TechCrunch has exposed Facebook paying teens to sideload an app that spies on everything they do. This new app called Facebook Research is basically the same as Onavo (which was banned from the App Store), but Facebook's been getting around the ban by abusing Apple's Enterprise Certificate program. Facebook offers random people (as young as 13), $20/m to have the app pushed to their device outside the App Store and in return for that $20, Facebook can literally see everything you do on that device. It's a blatant breach of the App Store & Enterprise Certificate rules and if Apple has any guts, they'd revoke Facebook's developer access. Anything less means their privacy marketing stance is like most marketing - bullshit.
And speaking of Apple, they released their Q1 2019 financial results today. As expected, they made less money than the same quarter last year, the first time that's happened since the iPhone was released. iPhone revenue fell 15%, but the rest of Apple's business is up 19%. Tim Cook said that they're likely to drop iPhones prices overseas because as the US dollar gets stronger, it raises prices in international markets to a level that's unattractive. Also mentioned in their financial garbage is the fact that there's 1.4 billion active Apple devices (iPhones, Macs, iPads, Apple TVs, iPods, and Apple Watches) around the world and 900 million of those are iPhones.
The Brisbane Times has unloaded all over Queensland Health's ratshit medical records system, "ieMR". AMA QLD wrote to the QLD health minister outlining their concerned and were ignored. A consultant hired to give an honest assessment of the rollout was bullied by the government to modify their report. There's been incorrectly labeled blood tests and patients given double doses of medicine. To top it all off, it's going to cost twice as much as budgeted and the Crime and Corruption Commission is investigating the entire thing because it stinks so bad. There's so much wrong with system, that it's hard to contain in a single paragraph summary! By the way, tomorrow's the last day to opt-out of My Health Record.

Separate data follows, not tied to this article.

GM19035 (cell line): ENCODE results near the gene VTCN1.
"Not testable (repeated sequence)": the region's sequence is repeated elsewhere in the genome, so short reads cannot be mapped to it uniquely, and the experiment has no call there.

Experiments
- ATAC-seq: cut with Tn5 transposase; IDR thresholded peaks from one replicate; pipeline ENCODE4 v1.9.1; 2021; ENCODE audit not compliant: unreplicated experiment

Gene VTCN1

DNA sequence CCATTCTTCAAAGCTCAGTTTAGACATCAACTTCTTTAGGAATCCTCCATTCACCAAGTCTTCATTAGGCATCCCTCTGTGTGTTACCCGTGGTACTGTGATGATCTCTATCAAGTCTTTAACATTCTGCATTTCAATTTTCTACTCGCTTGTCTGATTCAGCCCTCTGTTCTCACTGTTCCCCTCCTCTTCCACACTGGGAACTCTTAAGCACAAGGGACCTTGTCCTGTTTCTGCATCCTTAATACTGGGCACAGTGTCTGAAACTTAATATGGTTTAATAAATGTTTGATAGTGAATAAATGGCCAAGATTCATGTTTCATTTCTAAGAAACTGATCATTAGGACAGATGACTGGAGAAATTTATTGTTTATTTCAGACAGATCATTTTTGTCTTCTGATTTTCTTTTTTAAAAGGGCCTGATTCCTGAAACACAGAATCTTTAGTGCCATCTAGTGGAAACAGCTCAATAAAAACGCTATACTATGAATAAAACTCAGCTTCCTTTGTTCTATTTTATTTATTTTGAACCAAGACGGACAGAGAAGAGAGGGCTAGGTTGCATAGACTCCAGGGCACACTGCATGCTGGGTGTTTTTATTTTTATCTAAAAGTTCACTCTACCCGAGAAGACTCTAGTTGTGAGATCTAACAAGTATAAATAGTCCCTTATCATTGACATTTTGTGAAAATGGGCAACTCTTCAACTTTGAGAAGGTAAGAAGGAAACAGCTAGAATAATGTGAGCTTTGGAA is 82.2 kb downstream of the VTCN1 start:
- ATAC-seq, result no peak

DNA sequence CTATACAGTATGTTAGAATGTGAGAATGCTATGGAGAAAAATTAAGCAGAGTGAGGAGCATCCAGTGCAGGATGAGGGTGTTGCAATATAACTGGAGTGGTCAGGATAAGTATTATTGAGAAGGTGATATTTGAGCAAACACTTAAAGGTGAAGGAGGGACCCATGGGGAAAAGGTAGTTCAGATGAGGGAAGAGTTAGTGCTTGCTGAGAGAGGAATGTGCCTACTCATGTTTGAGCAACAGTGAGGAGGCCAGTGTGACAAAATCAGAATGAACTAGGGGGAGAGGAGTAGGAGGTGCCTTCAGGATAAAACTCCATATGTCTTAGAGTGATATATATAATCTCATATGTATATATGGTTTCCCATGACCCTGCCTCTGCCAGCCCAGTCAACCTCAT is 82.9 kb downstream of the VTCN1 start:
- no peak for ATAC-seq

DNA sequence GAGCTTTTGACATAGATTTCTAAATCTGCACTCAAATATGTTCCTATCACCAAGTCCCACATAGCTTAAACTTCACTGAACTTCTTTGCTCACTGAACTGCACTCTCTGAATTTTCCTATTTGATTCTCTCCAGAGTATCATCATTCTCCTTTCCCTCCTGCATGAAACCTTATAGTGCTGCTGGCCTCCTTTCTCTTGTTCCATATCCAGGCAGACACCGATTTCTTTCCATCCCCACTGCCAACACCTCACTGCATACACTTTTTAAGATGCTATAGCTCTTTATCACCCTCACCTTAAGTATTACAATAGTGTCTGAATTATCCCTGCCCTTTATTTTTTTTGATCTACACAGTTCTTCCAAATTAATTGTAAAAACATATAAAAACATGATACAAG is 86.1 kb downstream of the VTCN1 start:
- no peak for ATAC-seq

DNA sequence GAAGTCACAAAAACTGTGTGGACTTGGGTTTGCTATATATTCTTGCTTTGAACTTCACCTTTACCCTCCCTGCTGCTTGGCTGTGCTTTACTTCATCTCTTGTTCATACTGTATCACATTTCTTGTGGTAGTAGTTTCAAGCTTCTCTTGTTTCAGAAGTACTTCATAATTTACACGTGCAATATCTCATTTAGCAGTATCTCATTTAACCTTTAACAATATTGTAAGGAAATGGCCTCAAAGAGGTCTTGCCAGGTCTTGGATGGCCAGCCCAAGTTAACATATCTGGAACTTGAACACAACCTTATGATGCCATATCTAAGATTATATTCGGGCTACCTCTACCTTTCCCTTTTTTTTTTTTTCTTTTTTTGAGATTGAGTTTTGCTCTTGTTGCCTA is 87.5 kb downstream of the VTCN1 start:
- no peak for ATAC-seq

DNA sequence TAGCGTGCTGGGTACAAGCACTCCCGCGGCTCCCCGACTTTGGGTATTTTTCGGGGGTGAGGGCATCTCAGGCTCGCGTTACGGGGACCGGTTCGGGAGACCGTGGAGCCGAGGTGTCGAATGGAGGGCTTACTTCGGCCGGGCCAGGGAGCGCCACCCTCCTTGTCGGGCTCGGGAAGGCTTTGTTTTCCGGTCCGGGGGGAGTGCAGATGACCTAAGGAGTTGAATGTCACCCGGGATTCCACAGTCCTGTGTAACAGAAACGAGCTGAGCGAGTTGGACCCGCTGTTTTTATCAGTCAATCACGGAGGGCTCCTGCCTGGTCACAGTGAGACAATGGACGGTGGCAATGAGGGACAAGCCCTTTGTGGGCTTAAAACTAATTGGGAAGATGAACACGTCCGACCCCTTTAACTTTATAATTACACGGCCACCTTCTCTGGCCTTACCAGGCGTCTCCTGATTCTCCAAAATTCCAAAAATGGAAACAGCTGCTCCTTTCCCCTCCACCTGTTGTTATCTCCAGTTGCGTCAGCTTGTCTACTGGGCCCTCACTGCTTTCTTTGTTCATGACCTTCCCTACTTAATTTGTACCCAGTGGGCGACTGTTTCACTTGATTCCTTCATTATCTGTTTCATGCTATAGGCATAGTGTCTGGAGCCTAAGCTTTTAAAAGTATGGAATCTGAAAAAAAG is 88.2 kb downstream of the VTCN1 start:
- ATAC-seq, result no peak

Microsoft is finally taking Internet Explorer 10 out the back and putting it (and us) out of its misery. They put up a blog post aimed at enterprise users, saying "you will have until January 2020 to complete the transition from Internet Explorer 10 (IE10) to IE11. After this, we will not release any security or non-security updates, free or paid assisted support options, or online technical content changes for IE10". Also in Microsoft land, something to do with their cloud authentication system shit the bed and people were unable to log in to "Office 365, Azure Portal, Dynamics 365 and LinkedIn" for hours. Looks like it's all good now though.
The Assistance and Access Bill passed late last year and been in effect for over a month - but we haven't heard much about it since. A bit weird considering how eager the government and law enforcement was to pass it, citing Bad Things will happen unless it's passed urgently. A Senate Committee examining the laws was told by the Department of Home Affairs that their new powers have been used to "support" the work of federal agencies, but nothing further than that as it's all confidential secret national security stuff. The Federal Police and Home Affairs have begun training for the NSW and Victorian police, so expect a lot more use of the powers contained in the Assistance and Access Bill/Act/Law to start happening soon.
Guilherme Rambo has made a Mac app called AirBuddy that brings the AirPod experience to the Mac that I reckon a few of you fancy Mac users (I'm a Mac user, but I'm a bogan Mac user). Flip open the case and a dialog box showing battery life will pop up on your Mac, just like it does on iOS. You can then choose to connect to the AirPods and send your audio through em. Apparently its easier to do this than fiddle around in the Mac's Bluetooth settings. It costs US$5. I just realised I've never paired my AirPods to my Mac and didn't realise it's such a pain in the arse for some people.
One of the shit things about GPS trackers is that they don't last long before the battery dies. Invoxia has a solution to this - use the Sigfox LPWAN network. This new radio network (it's kinda like LORAWAN) has a huge range and low power usage, at the expense of low bandwidth. But that's perfect for a GPS tracker that only needs to send a few bytes of data at a time. So instead of 4-5 days of tracking, the Invoxia GPS tracker lasts up to 6 months. There's some Sigfox coverage in Australia, so you could use it here! As long as you keep it dry, as it's not waterproof, which seems like a big oversight. Oh and it's not live tracking, it pings the server every 5 to 10 minutes, which may be a deal breaker for ya. Still, I thought it was cool.
That's it, see ya tomorrow!